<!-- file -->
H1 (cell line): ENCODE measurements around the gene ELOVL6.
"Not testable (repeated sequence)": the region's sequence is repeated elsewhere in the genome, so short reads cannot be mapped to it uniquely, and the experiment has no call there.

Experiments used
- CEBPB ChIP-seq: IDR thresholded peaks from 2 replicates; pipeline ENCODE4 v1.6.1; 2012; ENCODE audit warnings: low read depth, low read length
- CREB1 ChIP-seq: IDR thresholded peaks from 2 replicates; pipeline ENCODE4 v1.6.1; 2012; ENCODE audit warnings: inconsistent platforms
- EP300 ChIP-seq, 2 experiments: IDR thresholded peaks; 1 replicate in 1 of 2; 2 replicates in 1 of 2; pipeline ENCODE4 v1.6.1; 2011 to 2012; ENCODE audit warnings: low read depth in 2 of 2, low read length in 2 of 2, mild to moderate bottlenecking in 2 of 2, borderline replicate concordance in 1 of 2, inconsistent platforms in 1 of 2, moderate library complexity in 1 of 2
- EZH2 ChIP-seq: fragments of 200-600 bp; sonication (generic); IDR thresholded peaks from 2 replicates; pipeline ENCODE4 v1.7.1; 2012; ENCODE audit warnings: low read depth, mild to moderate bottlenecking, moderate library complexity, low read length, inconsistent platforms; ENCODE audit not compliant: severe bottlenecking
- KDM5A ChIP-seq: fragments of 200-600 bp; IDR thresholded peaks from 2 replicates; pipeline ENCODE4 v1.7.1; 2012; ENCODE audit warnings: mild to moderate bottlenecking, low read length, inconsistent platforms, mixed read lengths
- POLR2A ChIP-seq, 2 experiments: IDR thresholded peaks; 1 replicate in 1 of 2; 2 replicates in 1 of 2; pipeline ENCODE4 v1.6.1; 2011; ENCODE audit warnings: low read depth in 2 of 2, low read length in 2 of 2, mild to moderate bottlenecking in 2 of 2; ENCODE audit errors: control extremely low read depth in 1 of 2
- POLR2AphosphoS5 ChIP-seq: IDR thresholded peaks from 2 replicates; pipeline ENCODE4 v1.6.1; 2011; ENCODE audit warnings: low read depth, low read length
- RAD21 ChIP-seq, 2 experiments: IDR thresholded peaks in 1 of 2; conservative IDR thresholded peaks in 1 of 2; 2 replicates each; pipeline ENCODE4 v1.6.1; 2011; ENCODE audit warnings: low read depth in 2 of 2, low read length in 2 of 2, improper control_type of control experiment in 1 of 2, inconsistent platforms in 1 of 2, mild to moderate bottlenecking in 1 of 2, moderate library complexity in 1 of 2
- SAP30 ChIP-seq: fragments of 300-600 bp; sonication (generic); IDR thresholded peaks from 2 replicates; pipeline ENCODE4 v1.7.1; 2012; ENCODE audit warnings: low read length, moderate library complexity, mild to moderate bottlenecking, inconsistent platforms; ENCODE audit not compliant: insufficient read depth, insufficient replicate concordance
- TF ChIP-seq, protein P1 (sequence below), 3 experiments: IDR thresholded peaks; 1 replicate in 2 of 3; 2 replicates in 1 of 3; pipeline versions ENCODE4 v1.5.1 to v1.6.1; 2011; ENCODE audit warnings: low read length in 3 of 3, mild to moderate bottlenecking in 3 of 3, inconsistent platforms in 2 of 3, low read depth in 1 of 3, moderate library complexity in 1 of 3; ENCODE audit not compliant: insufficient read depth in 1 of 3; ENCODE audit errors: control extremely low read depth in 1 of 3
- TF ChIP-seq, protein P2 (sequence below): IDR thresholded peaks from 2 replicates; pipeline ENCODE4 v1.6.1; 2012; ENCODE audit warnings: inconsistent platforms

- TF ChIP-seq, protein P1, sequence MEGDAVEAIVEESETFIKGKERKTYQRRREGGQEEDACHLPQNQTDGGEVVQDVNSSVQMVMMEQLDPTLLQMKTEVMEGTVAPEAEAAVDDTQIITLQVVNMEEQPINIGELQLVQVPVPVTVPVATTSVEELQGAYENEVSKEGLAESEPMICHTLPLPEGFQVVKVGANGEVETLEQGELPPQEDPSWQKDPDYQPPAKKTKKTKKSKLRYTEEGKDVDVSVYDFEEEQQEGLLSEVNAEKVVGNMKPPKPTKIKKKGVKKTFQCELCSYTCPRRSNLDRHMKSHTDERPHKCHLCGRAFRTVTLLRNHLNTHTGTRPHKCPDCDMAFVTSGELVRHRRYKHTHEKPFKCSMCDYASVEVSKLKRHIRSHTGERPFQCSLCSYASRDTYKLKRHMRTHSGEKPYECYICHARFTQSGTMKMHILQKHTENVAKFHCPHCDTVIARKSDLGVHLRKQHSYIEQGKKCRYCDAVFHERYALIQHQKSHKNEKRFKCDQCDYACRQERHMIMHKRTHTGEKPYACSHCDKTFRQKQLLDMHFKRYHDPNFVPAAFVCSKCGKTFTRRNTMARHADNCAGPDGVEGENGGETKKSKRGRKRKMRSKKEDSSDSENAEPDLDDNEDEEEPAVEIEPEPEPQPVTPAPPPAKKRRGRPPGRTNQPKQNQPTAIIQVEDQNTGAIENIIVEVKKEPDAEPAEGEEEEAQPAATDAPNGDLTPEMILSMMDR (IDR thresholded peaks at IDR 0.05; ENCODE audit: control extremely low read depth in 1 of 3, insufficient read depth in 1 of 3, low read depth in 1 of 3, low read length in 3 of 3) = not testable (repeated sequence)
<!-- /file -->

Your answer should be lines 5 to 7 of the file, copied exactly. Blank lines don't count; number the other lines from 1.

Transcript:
- CREB1 ChIP-seq: IDR thresholded peaks from 2 replicates; pipeline ENCODE4 v1.6.1; 2012; ENCODE audit warnings: inconsistent platforms
- EP300 ChIP-seq, 2 experiments: IDR thresholded peaks; 1 replicate in 1 of 2; 2 replicates in 1 of 2; pipeline ENCODE4 v1.6.1; 2011 to 2012; ENCODE audit warnings: low read depth in 2 of 2, low read length in 2 of 2, mild to moderate bottlenecking in 2 of 2, borderline replicate concordance in 1 of 2, inconsistent platforms in 1 of 2, moderate library complexity in 1 of 2
- EZH2 ChIP-seq: fragments of 200-600 bp; sonication (generic); IDR thresholded peaks from 2 replicates; pipeline ENCODE4 v1.7.1; 2012; ENCODE audit warnings: low read depth, mild to moderate bottlenecking, moderate library complexity, low read length, inconsistent platforms; ENCODE audit not compliant: severe bottlenecking